This project, an environmental research and visitors education facility for Joshua Tree National Park, was deeply engaged with the issue of creating architecture that is both site specific and carefully integrated with an area’s local ecology. Designing for a desert national park with limited established utilities presented a unique challenge to maximize passive sustainable systems. The building is oriented to minimize extensive glazed exposure along the south/southwestern face to prevent solar heat gain.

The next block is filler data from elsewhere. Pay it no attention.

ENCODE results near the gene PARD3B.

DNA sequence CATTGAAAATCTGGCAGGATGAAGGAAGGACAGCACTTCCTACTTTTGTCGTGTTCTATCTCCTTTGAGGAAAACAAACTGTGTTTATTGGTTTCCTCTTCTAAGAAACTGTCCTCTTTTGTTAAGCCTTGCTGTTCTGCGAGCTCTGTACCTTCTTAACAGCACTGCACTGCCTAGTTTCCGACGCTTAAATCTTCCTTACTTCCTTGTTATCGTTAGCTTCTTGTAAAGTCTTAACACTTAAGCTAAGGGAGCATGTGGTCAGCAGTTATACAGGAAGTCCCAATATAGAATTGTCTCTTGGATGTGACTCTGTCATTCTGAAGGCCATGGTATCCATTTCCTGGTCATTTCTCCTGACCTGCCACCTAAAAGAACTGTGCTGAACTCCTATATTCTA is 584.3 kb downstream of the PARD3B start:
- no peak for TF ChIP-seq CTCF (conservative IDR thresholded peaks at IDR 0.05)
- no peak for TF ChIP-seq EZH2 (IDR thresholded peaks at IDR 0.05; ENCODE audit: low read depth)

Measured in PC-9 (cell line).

Architecturally speaking, the first and most significant spatial move of the project is the carving of a large ‘canyon’ into the hillside, using level changes, but no physical walls to separate different programs. Over this ‘canyon’ are a series of shelved skylights that permit indirect natural light to enter the space. Communal research lab workrooms, classrooms, mechanical areas, and an auditorium are all located on this datum. Circulation can follow two different paths. There is a meandering ramp that follows the length of the canyon. Visitors can also climb directly into the expansive great room/exhibit spaces on the second floor. The expansive roof system is the most prominent feature, and also facilitates a number of passive environmental systems. It provides shade from unwanted summer sun while allowing low winter sun to warm interior spaces from the south east facade. The roof also uses a wind scoop to bring prevailing winds into the large vaulted interior for ventilation, and allow hot rising air to escape creating a stack effect in the space. The project was placed into Autodesk Vasari for solar and wind studies that helped derive the building’s ultimate form.